Mercy Corps was in a good position to try this approach because of the strength of its global platform and its strong track record of investing in and developing private sector ventures in emerging markets. Mercy Corps has founded over 10 financial institutions – including successful microfinance institutions (MFIs) and other direct financial services providers. We had successful exits from MFIs, such as XacBank in Mongolia, and wholesale banks such as Bank Andara that have grown into sizeable commercial banks. SVF uses this experience to provide a consistent, reliable and strategically structured source of funds to invest in the most promising approaches.

 

Corn farmers in Indonesia receive a guaranteed premium price for their harvest through Vasham, an SVF investment. Vasham leverages a closed-loop business model to provide Indonesian smallholder farms with financing, expertise, income security and market linkages. (Image courtesy of SVF)

 

SA: What are the specific qualities of the companies that could be investees and tell me a bit about the firms that have been supported thus far?

SO: When we set up SVF, we identified several sectors or impact themes in which Mercy Corps had considerable programmatic experience, expertise and market intelligence.  We also wanted to narrow our focus on sectors in which we felt the Mercy Corps platform could add tangible value-add post-investment.

Leveraging Mercy Corps’ network and our perspectives as investors, we have built out investment theses for each sector: financial services, agriculture, youth employment and last-mile distributions and logistics. These impact themes reflect Mercy Corps’ focus on helping people build secure, productive and just communities and frame all of our investment decisions, including the types of sub-industries, models and technologies we focus on.  Investees have to fall into one of those themes and be located in a target country with a Mercy Corps office (Kenya, Uganda, Tanzania, Zambia, Nigeria, Guatemala, Colombia, Indonesia).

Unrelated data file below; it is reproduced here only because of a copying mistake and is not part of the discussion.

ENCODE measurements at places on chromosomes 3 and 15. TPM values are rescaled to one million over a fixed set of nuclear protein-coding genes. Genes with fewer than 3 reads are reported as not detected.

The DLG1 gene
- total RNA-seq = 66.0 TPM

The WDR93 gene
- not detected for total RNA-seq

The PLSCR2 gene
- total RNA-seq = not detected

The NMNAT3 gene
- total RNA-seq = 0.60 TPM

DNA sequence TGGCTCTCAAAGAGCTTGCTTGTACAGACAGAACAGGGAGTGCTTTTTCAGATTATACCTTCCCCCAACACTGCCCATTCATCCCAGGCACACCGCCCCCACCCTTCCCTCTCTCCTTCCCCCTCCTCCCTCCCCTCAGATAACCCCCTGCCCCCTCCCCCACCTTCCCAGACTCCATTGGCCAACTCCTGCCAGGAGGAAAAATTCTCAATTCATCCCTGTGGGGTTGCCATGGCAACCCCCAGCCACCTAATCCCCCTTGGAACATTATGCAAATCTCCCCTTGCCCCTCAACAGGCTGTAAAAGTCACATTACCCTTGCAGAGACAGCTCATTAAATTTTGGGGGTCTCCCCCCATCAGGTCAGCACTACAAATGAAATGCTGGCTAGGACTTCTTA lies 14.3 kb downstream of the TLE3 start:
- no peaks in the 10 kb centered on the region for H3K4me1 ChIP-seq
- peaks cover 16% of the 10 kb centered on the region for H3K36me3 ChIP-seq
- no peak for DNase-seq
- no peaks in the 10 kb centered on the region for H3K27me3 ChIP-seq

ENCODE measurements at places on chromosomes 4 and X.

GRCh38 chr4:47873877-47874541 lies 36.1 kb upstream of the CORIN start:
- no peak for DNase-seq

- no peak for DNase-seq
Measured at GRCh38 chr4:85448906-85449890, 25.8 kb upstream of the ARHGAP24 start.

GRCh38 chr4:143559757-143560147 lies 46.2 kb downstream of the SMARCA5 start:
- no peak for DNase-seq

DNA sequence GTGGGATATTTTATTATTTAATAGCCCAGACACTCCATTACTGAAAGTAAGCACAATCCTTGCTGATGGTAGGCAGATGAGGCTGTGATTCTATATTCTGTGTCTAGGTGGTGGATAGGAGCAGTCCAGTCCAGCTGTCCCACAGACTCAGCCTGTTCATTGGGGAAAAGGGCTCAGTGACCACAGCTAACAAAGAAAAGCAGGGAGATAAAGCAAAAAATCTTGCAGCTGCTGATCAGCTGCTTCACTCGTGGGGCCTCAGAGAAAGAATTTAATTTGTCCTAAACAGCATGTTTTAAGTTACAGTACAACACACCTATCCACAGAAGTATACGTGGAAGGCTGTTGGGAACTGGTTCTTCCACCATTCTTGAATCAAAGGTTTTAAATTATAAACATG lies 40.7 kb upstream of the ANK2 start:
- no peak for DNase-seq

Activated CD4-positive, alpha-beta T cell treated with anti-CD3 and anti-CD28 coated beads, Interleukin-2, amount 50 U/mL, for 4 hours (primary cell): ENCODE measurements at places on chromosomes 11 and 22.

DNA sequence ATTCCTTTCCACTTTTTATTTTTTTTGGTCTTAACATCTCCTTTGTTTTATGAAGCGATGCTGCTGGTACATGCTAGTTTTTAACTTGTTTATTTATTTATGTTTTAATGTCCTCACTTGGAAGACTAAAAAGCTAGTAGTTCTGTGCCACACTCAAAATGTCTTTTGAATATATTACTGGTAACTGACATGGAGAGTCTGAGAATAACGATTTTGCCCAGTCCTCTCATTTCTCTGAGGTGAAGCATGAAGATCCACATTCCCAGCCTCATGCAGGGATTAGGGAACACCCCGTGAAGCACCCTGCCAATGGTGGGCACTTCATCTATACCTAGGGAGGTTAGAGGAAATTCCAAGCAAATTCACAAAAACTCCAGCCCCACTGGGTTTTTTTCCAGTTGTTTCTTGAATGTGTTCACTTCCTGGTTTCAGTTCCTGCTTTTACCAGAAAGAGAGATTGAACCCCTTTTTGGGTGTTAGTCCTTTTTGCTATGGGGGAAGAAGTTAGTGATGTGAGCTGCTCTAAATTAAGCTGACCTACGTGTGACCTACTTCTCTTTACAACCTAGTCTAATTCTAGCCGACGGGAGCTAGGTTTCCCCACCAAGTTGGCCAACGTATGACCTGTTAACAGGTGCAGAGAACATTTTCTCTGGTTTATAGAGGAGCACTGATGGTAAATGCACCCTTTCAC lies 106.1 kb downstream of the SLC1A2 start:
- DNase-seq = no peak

Within this framework, at a minimum we are looking for companies that have:

  • A product / service in the market (not idea stage),
  • Established some degree of product-market fit (revenue-generating), and
  • A full-time founding team.

We currently have 10 investments across Kenya, Indonesia and Colombia, and are in the process of closing our 11th investment.  A few examples of the companies we have invested in are:

Lynk (Kenya):  Lynk is an online platform that connects skilled workers with households and businesses in need of their services.

Arifu (Kenya): Arifu offers mobile learning tools that make it possible for the world’s least served people (youth and women at the base of the income pyramid [BoP], rural smallholder farmers, microentrepreneurs) to access the information they need to improve their incomes and escape from poverty.

Suyo (Colombia):  Suyo leverages mobile technology to more quickly and cheaply formalize property rights for low-income families in Colombia.

LiftIt (Colombia):  LiftIt is a technology platform that makes it simple for individuals and businesses to schedule cargo shipments of all sizes throughout Colombia.

 

SA: What does the SVF provide in terms of services for the investee companies to help them grow and are those services different than a traditional fund?

SO: Early-stage ventures are understaffed, underfunded, and bravely trying to launch disruptive models in complex markets with little infrastructure, scarce talent, and customers with limited ability to pay. Investment capital is helpful, but hardly sufficient. Entrepreneurs need clear advice and mentorship—tailored to their context, spoken from experience and with humility, and delivered when they need it.